Its best to avoid sea sickness because when it’s a mild case its bad enough … in its worst case it can give you a feeling of wanting to die!!
If you are planning sailing holidays this year there are some things you should know!
Around 90% of all people suffer from some type of motion sickness at some stage in their lives.
I can testify that it makes you feel miserable, very unco-ordinated and embarrassed....
I know; ‘cause I’ve been there, I've been motion sick... and I’m a sailor!
saying that I have been across oceans on voyages of several weeks and never
felt sick so the questions are; how to avoid sea sickness, what
causes it, and how to prevent it?
It is caused by a mismatch of the information from your eyes and ears a reaction to your bodies inner ear balance system to the unfamiliar motion of the yacht.
Forward motion combined with up and down motion, or side to side motion causes this illness. Your inner ear regulates balance, and when you get contradictory signals, your brain gets disoriented, causing nausea.
The nauseous feeling eventually becomes uncontrollable, and leads to - sometimes violent - vomiting.
After vomiting you can actually feel better for a time but it can hit again especially after eating or going ‘below,’ into the cabin.
To avoid sea sickness and enjoy your day or voyage while sailing, start taking precautions the day before going out on a boat!
Avoid sea sickness by not going below deck for extended periods of time, reading or studying charts as much as it is possible.
I do my major chart plotting and put ‘way points’ in my GPS before casting off so as to limit heavy study till I have my ‘sea legs’.
It is often easier to prevent and avoid sea sickness than to cure. Most remedies need to be taken a couple of hours before sailing. And different remedies work better for different people; you may need to try a few to determine which is best for you.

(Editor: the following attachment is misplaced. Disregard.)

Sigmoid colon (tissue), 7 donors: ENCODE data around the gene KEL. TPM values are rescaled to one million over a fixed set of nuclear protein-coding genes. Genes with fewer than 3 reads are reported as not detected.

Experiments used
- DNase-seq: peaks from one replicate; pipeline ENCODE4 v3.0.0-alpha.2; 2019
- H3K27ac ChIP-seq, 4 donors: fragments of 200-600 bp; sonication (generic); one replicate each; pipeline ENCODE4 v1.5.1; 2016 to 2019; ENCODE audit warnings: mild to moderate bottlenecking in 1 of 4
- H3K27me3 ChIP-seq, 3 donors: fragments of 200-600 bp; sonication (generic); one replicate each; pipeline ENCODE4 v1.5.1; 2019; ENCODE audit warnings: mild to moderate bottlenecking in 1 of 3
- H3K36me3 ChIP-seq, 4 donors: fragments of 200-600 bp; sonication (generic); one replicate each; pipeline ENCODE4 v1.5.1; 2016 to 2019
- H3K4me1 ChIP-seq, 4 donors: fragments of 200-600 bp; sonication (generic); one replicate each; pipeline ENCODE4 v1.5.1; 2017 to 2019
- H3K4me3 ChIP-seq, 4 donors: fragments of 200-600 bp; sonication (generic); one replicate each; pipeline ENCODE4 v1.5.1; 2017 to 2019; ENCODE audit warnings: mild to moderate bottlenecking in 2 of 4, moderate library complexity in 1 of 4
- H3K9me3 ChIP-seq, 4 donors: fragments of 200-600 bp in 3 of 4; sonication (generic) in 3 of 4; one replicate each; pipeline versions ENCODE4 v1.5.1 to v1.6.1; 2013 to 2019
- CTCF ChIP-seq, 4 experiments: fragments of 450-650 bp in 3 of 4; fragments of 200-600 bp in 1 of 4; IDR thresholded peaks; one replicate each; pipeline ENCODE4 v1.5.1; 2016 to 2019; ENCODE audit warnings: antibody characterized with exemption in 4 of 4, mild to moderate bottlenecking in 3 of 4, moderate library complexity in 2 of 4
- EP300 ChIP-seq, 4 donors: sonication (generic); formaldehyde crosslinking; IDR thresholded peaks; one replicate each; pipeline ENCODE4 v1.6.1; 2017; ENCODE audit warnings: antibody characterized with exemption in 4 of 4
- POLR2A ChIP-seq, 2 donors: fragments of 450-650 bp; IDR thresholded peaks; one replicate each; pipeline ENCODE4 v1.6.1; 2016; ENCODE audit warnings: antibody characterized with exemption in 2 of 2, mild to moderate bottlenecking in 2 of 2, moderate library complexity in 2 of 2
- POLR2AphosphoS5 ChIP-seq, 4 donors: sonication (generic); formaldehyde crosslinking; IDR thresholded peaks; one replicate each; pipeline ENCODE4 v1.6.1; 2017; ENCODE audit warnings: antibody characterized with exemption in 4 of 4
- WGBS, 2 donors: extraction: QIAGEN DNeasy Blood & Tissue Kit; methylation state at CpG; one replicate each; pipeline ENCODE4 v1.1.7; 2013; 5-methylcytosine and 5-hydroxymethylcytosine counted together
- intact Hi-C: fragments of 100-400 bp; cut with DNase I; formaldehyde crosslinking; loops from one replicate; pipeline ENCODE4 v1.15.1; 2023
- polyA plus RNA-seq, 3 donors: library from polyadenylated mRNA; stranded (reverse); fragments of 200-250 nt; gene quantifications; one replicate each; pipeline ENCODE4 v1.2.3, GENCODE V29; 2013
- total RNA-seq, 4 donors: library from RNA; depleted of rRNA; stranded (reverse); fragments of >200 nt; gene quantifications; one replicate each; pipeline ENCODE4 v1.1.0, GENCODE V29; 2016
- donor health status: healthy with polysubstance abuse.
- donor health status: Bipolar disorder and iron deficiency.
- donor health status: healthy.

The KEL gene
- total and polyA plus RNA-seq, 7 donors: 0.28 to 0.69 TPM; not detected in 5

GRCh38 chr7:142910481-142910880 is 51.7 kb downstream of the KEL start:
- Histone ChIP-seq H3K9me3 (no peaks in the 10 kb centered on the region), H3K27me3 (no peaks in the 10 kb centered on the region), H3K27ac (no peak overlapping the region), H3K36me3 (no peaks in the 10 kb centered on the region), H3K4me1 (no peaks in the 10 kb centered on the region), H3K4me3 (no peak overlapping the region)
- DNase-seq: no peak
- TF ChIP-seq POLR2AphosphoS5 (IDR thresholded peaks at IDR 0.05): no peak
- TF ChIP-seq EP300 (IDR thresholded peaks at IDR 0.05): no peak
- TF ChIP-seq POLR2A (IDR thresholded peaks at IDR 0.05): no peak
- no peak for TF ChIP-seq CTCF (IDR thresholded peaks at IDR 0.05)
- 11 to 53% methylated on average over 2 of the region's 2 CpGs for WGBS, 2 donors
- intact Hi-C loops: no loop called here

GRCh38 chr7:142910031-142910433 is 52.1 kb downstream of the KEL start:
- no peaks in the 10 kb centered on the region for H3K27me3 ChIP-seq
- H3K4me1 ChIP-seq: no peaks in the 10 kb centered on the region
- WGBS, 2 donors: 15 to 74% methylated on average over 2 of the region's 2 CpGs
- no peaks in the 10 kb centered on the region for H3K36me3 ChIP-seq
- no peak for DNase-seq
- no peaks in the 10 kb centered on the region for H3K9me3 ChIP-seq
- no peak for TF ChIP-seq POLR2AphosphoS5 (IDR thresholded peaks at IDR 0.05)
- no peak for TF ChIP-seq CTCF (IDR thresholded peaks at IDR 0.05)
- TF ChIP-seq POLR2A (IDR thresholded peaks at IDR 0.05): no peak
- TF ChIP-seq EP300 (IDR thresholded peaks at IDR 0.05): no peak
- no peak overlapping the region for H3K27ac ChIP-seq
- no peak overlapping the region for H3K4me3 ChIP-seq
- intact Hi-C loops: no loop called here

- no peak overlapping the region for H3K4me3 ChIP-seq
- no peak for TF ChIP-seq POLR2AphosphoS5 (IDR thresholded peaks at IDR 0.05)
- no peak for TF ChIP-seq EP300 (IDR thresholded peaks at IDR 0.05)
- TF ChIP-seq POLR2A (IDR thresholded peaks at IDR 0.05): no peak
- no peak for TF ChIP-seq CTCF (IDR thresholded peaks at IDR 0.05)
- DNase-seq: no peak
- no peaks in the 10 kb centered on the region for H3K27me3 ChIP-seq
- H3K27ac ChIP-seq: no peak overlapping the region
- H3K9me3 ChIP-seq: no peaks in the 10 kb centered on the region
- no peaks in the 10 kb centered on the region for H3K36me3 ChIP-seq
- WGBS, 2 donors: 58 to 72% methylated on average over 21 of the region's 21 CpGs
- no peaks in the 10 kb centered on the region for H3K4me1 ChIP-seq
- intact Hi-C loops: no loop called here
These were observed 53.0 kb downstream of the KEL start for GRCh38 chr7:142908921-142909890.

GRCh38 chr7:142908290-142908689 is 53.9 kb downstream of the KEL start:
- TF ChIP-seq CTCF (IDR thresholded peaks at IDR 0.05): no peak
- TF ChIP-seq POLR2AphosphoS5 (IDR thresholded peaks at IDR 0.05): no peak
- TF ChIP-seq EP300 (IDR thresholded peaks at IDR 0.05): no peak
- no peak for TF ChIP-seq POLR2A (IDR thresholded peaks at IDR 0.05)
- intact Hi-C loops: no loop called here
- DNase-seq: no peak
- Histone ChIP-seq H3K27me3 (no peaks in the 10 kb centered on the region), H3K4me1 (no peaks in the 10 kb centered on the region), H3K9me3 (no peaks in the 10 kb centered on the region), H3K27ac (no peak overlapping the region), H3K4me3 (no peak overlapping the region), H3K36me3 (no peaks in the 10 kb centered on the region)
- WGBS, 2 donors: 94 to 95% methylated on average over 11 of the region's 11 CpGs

Remember to check with your doctor to make sure that any remedy does not conflict with medication you are currently taking.
Dramamine and Bonine are two of the most common seasickness drug remedies that in a lot of countries can be sold over-the-counter at pharmacies.
They are essentially antihistamines, and make many people drowsy. This is not a desired effect if you have responsibilities in sailing or navigating not to mention the enjoyment of the voyage, but you can get both these drugs in non-drowsy formulas.
Scopolamine patches, worn behind the ear like a tiny band-aid, are a common prescription drugs for seasickness. Scopolamine also comes in pill form.
Best advise is talk to your doctor first!
Ginger is a common herbal remedy and eating shortbread biscuits or dry bread can help a little.
There are sea sickness bracelets nausea bands that provide a type of acupressure for relief from it. There is a point about an inch and a half above your wrist on the underside of the arm where the wrist band applies pressure.
Some scientific studies have found that these bands have no effect on motion sickness. But many people swear by the wrist bands and they sell in large numbers.
The sick feeling often disappears within a few days, even without treatment. The brain finally adjusts to this new environment, and the sufferer gets his or her ‘sea legs.’
Don’t let the dread of it spoil the enjoyment of going cruising, investigate and learn what works for you and like any sickness seek medical help if it persists and the normal over the counter remedies are ineffective.